De Blasio Family Will Move to Gracie Mansion

Will Remain the ‘People’s House’
By Kristen Meriwether
Kristen Meriwether
Kristen Meriwether
December 11, 2013 Updated: December 11, 2013

NEW YORK—For the first time in 14 years, Gracie Mansion, the official residence of the mayor of New York City, will once more become a home.

After a long-awaited and slightly delayed decision, Mayor-elect Bill de Blasio and his family have decided to pick up their Brooklyn roots and move to Gracie Mansion on Manhattan’s Upper East Side.

“It’s a tough decision. Brooklyn is our home and Park Slope is our neighborhood. And we love these places. In many ways, they’ve come to define who we are,” de Blasio wrote in a statement on his transition website. “It’s a practical choice but one that we make with respect and gratitude for the people of New York City.”

The statement cited logistical and security concerns as one of the reasons for choosing to leave Park Slope. De Blasio’s 16-year-old son Dante, who rose to national fame during the summer for his signature afro and appearing in campaign commercials, had reportedly objected to the move as the reality of his dad becoming mayor began to set in.

Dante was concerned his commute to Brooklyn Technical High School would be longer. The statement did not mention what accommodations would be made to get Dante to and from school. A campaign representative did not return request for comment.

The de Blasio family will keep their home in Park Slope, although the statement made no mention if they will rent it out.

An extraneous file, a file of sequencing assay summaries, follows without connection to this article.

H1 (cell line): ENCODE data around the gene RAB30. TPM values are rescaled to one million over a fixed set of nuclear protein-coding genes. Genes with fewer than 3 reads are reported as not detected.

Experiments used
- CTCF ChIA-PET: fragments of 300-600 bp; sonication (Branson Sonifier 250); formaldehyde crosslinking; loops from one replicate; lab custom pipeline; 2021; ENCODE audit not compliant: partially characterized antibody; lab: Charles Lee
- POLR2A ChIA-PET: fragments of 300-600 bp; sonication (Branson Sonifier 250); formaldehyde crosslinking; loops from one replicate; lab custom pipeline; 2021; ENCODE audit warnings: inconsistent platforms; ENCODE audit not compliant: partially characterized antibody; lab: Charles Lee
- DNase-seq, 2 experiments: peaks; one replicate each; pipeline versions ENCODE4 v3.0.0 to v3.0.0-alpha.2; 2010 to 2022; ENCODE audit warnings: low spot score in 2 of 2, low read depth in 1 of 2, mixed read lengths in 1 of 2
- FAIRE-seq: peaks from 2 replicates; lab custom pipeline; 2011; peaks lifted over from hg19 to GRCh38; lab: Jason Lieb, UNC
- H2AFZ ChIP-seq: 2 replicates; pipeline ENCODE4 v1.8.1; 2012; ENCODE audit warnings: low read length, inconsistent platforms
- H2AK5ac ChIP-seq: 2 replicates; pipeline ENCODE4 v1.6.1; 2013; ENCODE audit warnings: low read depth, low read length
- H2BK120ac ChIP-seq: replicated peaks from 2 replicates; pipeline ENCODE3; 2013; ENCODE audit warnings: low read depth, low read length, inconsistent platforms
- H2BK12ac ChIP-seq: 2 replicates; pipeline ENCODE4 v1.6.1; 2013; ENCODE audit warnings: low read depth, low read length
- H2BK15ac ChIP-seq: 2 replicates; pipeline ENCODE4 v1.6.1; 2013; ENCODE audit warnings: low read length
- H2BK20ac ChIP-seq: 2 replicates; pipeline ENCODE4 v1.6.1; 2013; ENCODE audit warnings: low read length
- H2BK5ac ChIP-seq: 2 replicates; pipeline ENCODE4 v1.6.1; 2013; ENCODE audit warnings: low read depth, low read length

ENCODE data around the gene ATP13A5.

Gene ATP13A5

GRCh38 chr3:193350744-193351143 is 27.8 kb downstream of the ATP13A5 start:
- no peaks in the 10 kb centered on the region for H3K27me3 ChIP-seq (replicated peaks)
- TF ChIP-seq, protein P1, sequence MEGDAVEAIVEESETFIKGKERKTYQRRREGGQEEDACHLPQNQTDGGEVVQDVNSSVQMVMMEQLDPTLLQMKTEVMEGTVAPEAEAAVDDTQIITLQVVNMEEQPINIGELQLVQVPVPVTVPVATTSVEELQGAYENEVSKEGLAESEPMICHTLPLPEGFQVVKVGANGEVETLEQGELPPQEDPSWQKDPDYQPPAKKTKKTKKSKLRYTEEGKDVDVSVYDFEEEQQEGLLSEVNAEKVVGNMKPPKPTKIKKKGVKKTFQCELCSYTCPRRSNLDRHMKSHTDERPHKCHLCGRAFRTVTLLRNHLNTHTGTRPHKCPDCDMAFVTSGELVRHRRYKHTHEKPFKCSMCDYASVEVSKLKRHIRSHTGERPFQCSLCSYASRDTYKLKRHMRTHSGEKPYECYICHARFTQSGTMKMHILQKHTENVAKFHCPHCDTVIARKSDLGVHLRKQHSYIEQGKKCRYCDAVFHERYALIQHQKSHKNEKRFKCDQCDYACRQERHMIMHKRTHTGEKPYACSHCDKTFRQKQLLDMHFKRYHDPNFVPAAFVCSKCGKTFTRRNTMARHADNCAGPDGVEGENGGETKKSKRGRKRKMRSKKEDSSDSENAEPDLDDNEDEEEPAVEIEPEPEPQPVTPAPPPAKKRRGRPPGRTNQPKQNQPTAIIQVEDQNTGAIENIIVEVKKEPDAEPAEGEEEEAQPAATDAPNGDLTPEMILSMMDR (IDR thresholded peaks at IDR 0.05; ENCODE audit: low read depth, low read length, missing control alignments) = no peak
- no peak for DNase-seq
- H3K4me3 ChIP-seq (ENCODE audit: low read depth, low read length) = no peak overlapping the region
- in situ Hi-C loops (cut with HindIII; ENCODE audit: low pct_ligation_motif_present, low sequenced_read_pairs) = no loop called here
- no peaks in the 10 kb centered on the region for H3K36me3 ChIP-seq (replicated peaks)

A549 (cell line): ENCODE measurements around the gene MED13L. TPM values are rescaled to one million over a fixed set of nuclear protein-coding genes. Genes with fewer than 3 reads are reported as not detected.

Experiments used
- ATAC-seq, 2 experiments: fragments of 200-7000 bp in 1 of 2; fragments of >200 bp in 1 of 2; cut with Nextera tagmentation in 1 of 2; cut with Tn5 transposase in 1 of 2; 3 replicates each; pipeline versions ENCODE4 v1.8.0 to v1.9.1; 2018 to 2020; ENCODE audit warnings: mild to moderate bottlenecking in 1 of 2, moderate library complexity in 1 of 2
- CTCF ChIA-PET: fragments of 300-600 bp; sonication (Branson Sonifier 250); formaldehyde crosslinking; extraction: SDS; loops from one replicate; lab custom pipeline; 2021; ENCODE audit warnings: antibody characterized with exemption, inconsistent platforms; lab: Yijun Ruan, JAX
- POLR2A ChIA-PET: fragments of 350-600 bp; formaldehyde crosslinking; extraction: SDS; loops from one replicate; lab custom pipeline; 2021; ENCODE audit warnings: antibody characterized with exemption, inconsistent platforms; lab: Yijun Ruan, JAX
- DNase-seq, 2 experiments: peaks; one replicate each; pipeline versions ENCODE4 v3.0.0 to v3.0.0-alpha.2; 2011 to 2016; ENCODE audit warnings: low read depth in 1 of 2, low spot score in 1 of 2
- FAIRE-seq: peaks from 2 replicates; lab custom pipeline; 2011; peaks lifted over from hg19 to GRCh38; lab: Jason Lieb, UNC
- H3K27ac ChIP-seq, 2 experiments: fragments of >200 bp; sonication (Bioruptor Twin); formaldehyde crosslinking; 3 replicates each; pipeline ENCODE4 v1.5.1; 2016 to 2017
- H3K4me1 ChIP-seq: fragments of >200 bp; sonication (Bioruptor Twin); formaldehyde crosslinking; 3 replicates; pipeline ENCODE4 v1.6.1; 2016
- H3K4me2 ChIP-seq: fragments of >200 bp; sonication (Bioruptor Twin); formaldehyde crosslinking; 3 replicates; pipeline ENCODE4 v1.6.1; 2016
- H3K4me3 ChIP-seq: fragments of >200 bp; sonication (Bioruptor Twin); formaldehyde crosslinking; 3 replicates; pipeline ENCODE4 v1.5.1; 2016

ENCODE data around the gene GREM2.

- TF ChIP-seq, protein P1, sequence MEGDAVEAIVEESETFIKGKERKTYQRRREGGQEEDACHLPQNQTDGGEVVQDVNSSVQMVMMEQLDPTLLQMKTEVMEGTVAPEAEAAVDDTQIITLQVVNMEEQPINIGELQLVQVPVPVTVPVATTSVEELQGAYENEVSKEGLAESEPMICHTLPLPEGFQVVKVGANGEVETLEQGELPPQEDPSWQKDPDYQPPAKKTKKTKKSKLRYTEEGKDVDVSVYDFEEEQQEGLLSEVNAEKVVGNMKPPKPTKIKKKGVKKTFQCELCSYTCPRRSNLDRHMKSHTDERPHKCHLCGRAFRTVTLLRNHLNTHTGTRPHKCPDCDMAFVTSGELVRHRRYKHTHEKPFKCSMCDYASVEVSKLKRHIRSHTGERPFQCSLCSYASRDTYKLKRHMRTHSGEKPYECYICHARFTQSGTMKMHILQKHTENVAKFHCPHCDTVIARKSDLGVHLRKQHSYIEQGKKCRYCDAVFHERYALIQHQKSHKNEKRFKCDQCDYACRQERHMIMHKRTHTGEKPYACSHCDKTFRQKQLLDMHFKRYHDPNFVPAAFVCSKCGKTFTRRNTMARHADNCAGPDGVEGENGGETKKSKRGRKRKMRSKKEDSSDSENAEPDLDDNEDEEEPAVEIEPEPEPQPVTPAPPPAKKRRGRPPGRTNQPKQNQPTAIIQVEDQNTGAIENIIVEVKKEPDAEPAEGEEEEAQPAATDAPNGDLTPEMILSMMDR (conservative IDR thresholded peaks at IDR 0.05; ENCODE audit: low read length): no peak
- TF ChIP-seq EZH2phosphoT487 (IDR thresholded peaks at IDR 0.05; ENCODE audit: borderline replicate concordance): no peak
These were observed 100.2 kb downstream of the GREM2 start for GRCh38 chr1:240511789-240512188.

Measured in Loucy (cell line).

Future of the ‘People’s House’

Gracie Mansion, which sits on 11 acres overlooking the East River, became the official residence of the mayor in 1942, with Fiorello La Guardia its first occupant.

The public had limited access to the pale yellow country home, originally built in 1799, until 2002 when current Mayor Michael Bloomberg opted to stay in his Upper East Side home, leaving Gracie Mansion without a resident. Bloomberg decided to open Gracie’s doors and dubbed it the “People’s House.”

Since then, Gracie Mansion served as a venue for hundreds of community events, a meeting space for city agencies, and a hot tourist attraction.

Up to 50,000 people visit annually, according the city website, including $7 general tours on most Wednesdays and tea tours on Tuesday and Thursday.

A de Blasio campaign spokeswoman confirmed Gracie Mansion would remain the “People’s House” and tours would continue, although the upstairs would no longer be a part of the tour.

Kristen Meriwether